That’s right – John and Jessica discovered the ‘Nymphia’ cut, an original design by Marco Voltolini on this really useful open source site for any and all gemstone enthusiasts, gemologyproject.com, and unfolded their plans in our studio with the exactitude of a mechanical engineer. Initially surprised at the detailed attention this couple were paying toward their wedding jewelry, Green Lake jewelry designer Sam Laddin fast became enlivened at the prospect of seeing this relatively ambitious project come to life – plus they were a lot of fun to work with. She recruited the help of fellow designer, gemologist and aspiring gem cutter Daniel Canivet who quickly set to cutting the rough sapphire.

IN 1

Unlike typical round-cut sapphires, this custom gem’s upper girdle is left ‘frosted,’ softening the sapphire overall and playing on its icy hue. How the gem is cut can also affect its perceived color to great extent; Daniel Cavinet cut this sapphire with special attention to capture the perfect shade of blue for its owner.

Grinding the sapphire into shape with a diamond-charged copper lap, Dan’s work began to take form. With an aluminum nail, he carefully ensured a precise layout by highlighting each faceted edge. Finally, the gem was polished and the pavilion carefully inspected for any remaining scratches before the finished sapphire was revealed.

Once John and Jessica were pleased with their center stone, Sam looped back to create the perfect ring design. The couple decided to make a wrap mounting in platinum, a style and metal both celebrated for their lifelong durability. Like many custom ring clients, starting a design from scratch also allowed for an engagement ring to form and contour perfectly with the wedding band, or ‘shadow band.’ To play on the icy hue of their center sapphire, a deep blue side diamond counter balances a corresponding single-cut diamond on the wedding band, offering a cool spectrum of color.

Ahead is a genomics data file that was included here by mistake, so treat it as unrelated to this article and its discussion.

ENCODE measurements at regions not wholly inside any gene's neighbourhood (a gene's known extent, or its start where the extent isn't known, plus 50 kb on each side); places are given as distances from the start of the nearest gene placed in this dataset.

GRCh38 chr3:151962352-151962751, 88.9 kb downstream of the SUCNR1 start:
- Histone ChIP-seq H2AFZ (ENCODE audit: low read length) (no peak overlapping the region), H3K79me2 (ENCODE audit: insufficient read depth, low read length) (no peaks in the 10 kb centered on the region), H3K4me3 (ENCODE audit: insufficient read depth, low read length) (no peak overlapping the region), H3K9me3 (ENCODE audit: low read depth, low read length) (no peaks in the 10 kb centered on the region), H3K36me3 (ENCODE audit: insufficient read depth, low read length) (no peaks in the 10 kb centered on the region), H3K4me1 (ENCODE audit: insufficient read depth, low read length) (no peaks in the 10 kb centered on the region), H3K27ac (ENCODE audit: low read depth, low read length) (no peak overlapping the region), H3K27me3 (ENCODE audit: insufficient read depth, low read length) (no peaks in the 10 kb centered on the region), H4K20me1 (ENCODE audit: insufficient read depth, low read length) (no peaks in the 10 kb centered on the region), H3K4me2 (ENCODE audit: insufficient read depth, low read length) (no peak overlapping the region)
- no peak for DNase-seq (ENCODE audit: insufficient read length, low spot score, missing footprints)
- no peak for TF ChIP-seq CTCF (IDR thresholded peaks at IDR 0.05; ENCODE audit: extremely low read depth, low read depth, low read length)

SAMANTHA LADDIN QUOTE 2

ORDERING A CUSTOM CUT GEMSTONE

Artists and gemologists at Green Lake are happy to consult on cutting – or re-cutting – a precious gemstone. In fact, Green Lake will soon be offering a signature diamond with 88 facets (The Green Lake 88) as well as cutting local and responsibly sourced sapphire right here in the workshop. To inquire about starting a custom jewelry project of your own, contact us at info@greenlakejewelry.com

Special thanks to John H and Jessica A for bringing to us their creative passion and challenging us to learn and achieve more in crafting an heirloom piece. 

About the author:

Eric Robertson is a writer, illustrator and creative lead for Green Lake Jewelry Works.

 

Categorized under: Education

EMERALDS: A Family of Precious Beryl Revealed

Emeralds originated in ancient Egypt

We humans have considered emeralds particularly valuable for a very long time. Ancient Egyptians are credited with being the first to mine these jewels, out from the shadows of what Romans would later call Mons Smaragdus or ‘Emerald Mountain.’  Just a short thousand years later the Spanish returned from new world conquest, flaunting richly green emeralds from present day Colombia (a region which now accounts for an overwhelming majority of the world’s supply). By the early 20th century, Art Nouveau and Art Deco era designers made the gem their centerpiece, solidifying in our minds emerald as a thing of opulence and fortune.

An emerald’s distinct coloring is owed to trace ammounts of chromium, vanadium, and iron. The emerald cut – with its precise facets and steps used on a variety of other gems - is best suited for emerald’s long six-sided prisms (hence the cut’s name.)

An emerald’s distinct coloring is owed to trace amounts of chromium, vanadium, and iron. The emerald cut – with its precise facets and steps  is used for a variety of precious gems – but is best suited for emerald’s long six-sided prisms (hence the cut’s name).

Emeralds are Green (Right?)

Emerald’s lush hue speaks to the renewed promise of spring, when the world comes alive once more with vibrant, green life – the gem’s deep, almost blue-green coloring is why we designate it as the birthstone for May. Lately, however, a whole host of colored gems are being dubbed emerald too: Pink, yellow, and even red ‘emeralds’ have begun popping up in jewelry stores. Like emeralds, these gems are indeed of the same mineral (beryl), but are every beryl qualified to be emerald?

From left to right: Heliodore, green beryl, morganite, aquamarine, bixbite, goshenite, and emerald